Making Informed Decisions Before Choosing A Loan

Have you been financially strapped for cash lately? Maybe it’s time to consider getting a loan to help bridge the gap between your paychecks. Or maybe you’re ready to purchase a new car or home. While there are many different types of loans on the market, one thing’s for certain—you need to understand what you’re signing. Once you sign your name on the final paperwork, there is no turning back. Here are few things to look for before you sign and other ways to ensure you’re making the best, informed decision.

Don’t Give Out Too Much Information On Other Existing Accounts  

If you’ve gone to your bank to apply for a personal loan or line of credit, your loan officer will ask for several pieces of documentation, including:

  • *Proof Of Income
  • *Bank account verification
  • *Social security and driver’s license cards
  • *Utility bill information or proof of residence
  • *Documentation of titles being used for collateral

If your lender needs bank routing numbers or other credit card or account numbers and specifics, ask why. Most of the information that they need to approve you for a loan is found within your driver’s license and social security number. A lender that asks for extensive personal information for installment loans should be approached with caution. Be careful with signing paperwork that requests access to your personal account information. This could be used to make withdrawals from these unrelated accounts should you default on your payment.

What Are The Loan Term Rates?

If you’re looking to purchase a new or used vehicle, one of the first things you will ask the salesperson is how much your monthly payment will be? To determine the payment and establish the auto loan or lease, several things are taken into consideration, such as:

  • *The term or length of the loan spread out over months.
  • *Amount of your down payment, as well as trade-in value from current vehicle.
  • *Sales tax.
  • *APR or annual percentage rate.

It’s important to look over the final documents to see if there are any fees that aren’t being discussed with you and the salesperson. This could be stipulations about mileage or condition of the vehicle if you’re leasing it, or how soon the first payment will be due after closing. To be sure, have someone else or your attorney look over the sales or lease document prior to signing the final paperwork.

Total Amount Needed At Closing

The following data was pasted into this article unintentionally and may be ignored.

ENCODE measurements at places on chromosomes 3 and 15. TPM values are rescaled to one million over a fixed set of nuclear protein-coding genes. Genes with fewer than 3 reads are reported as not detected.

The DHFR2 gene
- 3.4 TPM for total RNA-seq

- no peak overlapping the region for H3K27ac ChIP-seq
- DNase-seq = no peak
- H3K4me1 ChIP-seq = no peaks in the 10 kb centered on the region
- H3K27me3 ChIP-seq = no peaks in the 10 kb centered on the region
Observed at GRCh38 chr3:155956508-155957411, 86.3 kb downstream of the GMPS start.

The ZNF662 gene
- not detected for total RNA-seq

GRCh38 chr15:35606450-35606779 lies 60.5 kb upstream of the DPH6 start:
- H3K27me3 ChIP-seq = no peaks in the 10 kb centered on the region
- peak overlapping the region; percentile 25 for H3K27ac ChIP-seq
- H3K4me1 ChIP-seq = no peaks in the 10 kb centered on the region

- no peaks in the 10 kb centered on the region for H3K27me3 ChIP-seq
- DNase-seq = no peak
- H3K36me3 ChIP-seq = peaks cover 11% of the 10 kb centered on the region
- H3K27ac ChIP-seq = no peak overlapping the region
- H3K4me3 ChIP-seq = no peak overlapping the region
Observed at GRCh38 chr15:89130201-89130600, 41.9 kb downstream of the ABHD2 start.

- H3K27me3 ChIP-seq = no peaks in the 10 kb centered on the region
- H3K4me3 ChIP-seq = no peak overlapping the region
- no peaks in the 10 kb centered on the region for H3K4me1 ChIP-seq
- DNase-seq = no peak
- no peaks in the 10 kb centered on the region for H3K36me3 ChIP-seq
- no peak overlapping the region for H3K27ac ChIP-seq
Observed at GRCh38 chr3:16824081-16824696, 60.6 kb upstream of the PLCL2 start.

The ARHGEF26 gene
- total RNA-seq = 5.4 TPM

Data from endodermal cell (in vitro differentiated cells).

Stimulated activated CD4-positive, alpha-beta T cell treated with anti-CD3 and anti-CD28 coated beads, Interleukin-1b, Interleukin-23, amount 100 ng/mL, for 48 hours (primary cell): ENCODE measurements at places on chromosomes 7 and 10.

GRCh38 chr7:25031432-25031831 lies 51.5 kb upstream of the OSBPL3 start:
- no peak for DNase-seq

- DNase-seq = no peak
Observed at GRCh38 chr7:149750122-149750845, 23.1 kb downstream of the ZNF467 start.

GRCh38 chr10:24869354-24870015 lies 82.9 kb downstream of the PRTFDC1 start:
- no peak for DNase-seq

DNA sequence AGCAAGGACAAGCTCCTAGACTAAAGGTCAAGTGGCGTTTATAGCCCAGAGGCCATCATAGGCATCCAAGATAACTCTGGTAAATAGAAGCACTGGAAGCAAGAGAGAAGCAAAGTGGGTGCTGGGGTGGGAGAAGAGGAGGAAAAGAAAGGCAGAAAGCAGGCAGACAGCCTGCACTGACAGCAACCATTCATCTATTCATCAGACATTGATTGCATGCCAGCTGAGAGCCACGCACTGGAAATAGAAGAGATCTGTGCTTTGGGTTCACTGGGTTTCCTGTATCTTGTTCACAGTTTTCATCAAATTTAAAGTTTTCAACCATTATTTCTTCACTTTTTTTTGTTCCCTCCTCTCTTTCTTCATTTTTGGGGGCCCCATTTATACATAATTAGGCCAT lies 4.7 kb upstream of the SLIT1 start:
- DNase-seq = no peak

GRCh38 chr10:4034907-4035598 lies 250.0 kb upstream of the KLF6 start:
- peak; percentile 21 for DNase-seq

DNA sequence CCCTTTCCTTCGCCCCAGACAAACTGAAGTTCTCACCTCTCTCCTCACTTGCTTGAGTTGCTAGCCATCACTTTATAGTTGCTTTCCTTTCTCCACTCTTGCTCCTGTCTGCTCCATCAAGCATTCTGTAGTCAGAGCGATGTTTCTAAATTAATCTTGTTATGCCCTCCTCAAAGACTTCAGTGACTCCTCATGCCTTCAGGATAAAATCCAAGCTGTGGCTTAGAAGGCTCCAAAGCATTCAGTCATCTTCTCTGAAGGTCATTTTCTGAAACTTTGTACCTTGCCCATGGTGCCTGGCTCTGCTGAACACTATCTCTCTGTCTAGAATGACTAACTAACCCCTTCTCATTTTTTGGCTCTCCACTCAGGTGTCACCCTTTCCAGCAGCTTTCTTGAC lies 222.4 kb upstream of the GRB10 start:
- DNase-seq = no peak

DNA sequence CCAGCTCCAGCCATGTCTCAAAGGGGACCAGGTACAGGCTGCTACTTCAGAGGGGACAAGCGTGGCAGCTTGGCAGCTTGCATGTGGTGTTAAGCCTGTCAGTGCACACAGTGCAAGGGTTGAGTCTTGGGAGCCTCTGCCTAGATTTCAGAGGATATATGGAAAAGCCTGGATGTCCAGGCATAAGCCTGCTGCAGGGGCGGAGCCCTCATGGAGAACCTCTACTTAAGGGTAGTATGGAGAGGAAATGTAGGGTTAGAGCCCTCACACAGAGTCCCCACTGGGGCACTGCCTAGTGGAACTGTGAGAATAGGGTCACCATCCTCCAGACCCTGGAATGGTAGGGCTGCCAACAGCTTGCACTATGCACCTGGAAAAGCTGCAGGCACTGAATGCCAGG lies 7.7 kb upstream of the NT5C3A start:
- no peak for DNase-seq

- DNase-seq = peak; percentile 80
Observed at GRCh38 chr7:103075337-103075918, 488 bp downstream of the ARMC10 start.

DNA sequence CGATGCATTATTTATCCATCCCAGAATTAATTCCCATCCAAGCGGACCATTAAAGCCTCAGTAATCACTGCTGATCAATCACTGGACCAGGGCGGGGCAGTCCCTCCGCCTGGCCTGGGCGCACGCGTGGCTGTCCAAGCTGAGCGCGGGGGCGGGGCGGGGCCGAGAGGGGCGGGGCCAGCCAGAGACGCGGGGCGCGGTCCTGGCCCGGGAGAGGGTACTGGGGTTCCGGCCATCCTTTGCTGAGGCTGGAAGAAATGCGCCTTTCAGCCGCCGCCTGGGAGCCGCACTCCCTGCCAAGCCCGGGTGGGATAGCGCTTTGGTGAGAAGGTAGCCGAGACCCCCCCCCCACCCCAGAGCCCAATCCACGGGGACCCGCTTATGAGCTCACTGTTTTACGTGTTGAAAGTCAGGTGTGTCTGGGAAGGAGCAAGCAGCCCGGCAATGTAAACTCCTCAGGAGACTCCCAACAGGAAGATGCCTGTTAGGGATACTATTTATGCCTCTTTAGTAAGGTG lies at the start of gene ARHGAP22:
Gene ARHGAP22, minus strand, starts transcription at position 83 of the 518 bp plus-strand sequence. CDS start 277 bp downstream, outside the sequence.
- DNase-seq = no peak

When closing on a home mortgage, you should know ahead of time about the exact amount needed to finalize the deal. While this number can change due to fluctuations in interest rates and insurance estimates, it shouldn’t be a large, significant difference. If the amount is not what you expected, bring it up to your lawyer and to the realtor. In some cases, a realtor will add extra fees at the last minute. Included with your mortgage approval paperwork should be a good faith estimate. This is a document that breaks down where your money will be going to. It includes all of the fees and portions of your money and where exactly it will be distributed to.

Don’t Sign Blank Documents 

Are you looking to obtain a payday or cash advance loan? This offers a great way to get some fast cash in your pocket to pay for emergencies and unforeseen circumstances that may arise unexpectedly. While most cash advance loans are a safe and effective option when it comes to making your dollar stretch until your next payday, be sure to read over the fine print. The interest rates can be higher than a traditional loan, and there may be some fees for processing as well as late charges. Stay informed on what they are and make sure that you can afford to repay the loan before signing it. Don’t ever sign blank documents either. Make sure that the agent or loan officer signs the documents before you do. If you’re uncertain about what you’re signing, ask to have a legal pro look over the documentation first.

Obtaining a loan of any kind can be a strenuous process. Take out the stress by making sure that you know exactly what you’re signing before you close on the deal.

Author: Calvin Brycen

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April 2018
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